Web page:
Today’s understanding of King is the result of a protracted struggle and strategic reckoning involving an ongoing national negotiation about how to understand the country’s racial narrative. White America did not make the journey towards formal equality willingly. A month before the March on Washington in 1963, 54% of white Americans thought the Kennedy administration “was pushing racial integration too fast”. A few months later, 59% of northern white Americans and 78% of southern white Americans disapproved “of actions Negroes have taken to obtain civil rights”. That same year, 78% of white southern parents and 33% of white northern parents objected to sending their children to a school in which half the students were black. According to Gallup, it was not until 1995 that a majority of white US citizens approved of marriage between black and white people.
To discount King would be to dismiss the most prominent and popular proponent of civil rights. That in turn would demand some other explanation as to how the US shed the stigma of segregation and imagined itself as a modern, nonracial democracy. For while the means by which codified segregation came to an end – mass marches, civil disobedience, grassroots activism – was not consensual, the country did reach a consensus that it had to end. But there was no plausible account for how they travelled from Rosa Parks to Barack Obama that does not have King front and centre, even if the gap between black and white unemployment is roughly the same now as it was in 1963, southern schools are resegregating and the wealth gap is widening.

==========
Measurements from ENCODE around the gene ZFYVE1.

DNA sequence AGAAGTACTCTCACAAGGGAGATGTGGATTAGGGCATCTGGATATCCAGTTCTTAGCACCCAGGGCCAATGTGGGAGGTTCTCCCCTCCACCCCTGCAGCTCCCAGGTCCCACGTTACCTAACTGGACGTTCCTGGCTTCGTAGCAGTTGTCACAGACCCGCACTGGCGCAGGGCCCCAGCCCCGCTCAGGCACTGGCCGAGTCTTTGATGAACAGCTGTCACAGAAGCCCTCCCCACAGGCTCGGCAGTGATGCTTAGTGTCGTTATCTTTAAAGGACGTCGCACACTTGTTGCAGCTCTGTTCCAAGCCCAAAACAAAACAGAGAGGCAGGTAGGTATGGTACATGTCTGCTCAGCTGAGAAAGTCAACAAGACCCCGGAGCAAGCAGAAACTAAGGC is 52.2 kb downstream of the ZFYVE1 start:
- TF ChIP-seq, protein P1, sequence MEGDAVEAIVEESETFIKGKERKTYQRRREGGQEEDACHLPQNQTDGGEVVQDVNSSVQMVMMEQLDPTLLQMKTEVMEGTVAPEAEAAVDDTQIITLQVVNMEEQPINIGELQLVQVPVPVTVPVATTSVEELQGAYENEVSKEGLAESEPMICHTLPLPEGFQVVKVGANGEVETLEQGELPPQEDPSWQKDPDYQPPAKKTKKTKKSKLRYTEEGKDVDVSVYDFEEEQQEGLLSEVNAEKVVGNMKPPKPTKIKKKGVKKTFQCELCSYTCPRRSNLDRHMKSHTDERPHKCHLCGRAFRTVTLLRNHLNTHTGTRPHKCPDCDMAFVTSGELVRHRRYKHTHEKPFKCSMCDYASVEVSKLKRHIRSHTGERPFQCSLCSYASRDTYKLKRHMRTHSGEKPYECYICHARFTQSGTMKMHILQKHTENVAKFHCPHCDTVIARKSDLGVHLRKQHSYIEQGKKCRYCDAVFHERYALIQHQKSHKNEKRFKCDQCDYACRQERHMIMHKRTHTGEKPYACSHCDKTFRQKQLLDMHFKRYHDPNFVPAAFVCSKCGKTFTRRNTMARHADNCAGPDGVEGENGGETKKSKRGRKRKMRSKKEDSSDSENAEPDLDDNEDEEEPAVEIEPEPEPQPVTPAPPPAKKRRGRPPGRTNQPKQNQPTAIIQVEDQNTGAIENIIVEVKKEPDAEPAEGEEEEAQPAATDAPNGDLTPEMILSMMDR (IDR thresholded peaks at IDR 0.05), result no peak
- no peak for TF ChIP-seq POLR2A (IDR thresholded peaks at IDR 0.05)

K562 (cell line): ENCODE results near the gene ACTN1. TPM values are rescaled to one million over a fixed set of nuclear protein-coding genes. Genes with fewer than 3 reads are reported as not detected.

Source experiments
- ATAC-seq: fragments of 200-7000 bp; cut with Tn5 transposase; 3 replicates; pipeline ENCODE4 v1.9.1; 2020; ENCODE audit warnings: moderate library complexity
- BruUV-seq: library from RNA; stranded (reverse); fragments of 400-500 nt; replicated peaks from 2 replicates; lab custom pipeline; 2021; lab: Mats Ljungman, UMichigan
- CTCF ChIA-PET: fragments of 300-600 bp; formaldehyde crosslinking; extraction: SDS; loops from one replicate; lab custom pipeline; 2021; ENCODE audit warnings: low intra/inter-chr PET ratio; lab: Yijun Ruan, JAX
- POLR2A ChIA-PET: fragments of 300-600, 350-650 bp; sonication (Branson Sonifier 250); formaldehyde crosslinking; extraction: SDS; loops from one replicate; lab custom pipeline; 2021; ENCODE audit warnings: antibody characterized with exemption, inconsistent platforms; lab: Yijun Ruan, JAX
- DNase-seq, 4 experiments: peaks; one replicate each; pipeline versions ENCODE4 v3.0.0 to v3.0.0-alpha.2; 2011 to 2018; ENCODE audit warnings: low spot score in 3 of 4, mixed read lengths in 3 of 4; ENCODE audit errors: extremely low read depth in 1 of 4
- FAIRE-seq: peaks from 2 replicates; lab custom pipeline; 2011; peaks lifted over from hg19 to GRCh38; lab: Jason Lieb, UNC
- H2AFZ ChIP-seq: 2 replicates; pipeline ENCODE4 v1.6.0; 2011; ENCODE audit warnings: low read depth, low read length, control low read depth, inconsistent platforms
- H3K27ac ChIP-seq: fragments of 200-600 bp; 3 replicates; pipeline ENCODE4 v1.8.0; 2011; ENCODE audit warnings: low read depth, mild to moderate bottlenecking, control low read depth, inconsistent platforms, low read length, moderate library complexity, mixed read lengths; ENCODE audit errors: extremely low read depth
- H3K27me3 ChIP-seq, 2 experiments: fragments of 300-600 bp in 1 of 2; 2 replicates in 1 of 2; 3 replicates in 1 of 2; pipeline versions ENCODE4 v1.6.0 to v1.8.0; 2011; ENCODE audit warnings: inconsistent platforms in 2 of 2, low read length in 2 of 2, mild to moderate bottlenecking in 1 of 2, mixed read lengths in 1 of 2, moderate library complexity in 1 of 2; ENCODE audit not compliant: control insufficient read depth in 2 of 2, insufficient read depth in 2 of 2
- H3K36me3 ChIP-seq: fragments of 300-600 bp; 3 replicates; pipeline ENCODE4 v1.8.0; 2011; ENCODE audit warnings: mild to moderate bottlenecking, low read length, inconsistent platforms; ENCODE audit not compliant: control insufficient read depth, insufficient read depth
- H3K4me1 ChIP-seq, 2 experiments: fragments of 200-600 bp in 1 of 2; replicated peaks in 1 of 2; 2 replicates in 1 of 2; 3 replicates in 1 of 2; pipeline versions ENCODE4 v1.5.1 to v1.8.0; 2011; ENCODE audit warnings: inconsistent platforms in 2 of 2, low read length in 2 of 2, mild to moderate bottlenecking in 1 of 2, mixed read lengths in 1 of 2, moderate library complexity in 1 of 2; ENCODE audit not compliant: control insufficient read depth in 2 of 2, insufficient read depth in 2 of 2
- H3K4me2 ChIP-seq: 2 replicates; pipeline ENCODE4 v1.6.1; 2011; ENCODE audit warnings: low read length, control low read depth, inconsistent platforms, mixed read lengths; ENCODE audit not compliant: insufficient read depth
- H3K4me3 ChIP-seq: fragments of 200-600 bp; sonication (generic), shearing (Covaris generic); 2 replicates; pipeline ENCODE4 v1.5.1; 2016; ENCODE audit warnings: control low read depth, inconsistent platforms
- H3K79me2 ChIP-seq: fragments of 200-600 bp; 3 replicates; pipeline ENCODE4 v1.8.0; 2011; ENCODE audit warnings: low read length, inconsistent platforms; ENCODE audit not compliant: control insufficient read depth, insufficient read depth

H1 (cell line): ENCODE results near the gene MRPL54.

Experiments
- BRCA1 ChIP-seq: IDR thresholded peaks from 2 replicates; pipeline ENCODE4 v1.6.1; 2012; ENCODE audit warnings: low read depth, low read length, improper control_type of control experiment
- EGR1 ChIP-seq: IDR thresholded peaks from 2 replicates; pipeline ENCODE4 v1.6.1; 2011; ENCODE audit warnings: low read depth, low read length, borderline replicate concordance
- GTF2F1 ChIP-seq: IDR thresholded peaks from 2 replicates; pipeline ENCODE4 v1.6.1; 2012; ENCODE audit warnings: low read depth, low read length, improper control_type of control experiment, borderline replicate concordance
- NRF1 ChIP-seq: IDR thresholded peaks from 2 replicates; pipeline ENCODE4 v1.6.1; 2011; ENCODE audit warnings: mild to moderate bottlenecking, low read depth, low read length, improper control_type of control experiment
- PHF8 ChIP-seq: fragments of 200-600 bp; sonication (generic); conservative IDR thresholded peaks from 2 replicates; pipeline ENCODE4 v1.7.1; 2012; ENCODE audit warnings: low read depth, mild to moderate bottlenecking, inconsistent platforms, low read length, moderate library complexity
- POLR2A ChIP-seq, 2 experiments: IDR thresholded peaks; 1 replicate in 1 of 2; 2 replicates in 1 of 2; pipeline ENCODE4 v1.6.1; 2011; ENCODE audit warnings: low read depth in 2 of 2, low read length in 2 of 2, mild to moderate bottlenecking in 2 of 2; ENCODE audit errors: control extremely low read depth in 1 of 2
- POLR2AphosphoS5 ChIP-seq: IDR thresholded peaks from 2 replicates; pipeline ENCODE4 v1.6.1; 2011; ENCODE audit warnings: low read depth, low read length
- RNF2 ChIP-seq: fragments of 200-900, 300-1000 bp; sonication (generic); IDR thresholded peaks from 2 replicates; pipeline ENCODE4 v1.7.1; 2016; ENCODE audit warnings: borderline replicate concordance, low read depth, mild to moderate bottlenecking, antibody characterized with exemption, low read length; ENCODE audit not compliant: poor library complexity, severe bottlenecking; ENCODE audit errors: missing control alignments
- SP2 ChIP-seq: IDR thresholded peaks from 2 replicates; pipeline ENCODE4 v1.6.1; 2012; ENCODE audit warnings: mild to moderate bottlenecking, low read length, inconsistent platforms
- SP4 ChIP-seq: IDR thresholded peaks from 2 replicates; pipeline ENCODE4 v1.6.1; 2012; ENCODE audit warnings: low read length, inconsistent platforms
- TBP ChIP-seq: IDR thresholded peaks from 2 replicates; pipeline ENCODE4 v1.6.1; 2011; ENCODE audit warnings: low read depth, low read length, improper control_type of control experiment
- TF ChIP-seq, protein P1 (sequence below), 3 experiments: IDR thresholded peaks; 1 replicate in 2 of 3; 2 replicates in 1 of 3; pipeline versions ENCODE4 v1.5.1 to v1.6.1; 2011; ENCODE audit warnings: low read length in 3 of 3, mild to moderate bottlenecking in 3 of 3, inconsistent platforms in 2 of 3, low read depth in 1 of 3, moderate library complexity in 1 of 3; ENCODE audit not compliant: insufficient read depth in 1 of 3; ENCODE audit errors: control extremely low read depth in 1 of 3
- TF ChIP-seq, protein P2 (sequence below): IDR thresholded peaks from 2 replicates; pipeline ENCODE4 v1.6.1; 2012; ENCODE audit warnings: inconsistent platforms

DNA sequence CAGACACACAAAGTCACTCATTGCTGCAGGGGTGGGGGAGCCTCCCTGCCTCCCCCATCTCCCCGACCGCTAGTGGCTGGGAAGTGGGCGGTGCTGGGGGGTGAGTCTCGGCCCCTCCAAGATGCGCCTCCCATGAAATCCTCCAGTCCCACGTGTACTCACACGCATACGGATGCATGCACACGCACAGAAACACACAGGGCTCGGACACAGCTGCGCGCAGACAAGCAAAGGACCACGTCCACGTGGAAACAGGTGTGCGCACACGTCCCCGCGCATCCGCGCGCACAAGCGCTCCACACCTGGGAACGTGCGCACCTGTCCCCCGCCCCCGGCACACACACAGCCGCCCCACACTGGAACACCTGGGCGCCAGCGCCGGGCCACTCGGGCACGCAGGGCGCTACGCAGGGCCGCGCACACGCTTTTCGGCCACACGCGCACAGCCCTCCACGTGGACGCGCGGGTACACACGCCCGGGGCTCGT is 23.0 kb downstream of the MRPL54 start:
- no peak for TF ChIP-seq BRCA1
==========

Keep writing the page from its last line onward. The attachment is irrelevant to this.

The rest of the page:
So, white America came to embrace King in the same way that white South Africans came to embrace Nelson Mandela: grudgingly and gratefully, retrospectively, selectively, without grace or guile. Because, by the time they realised their hatred of him was spent and futile, he had created a world in which loving him was in their own self-interest. Because, in short, they had no choice.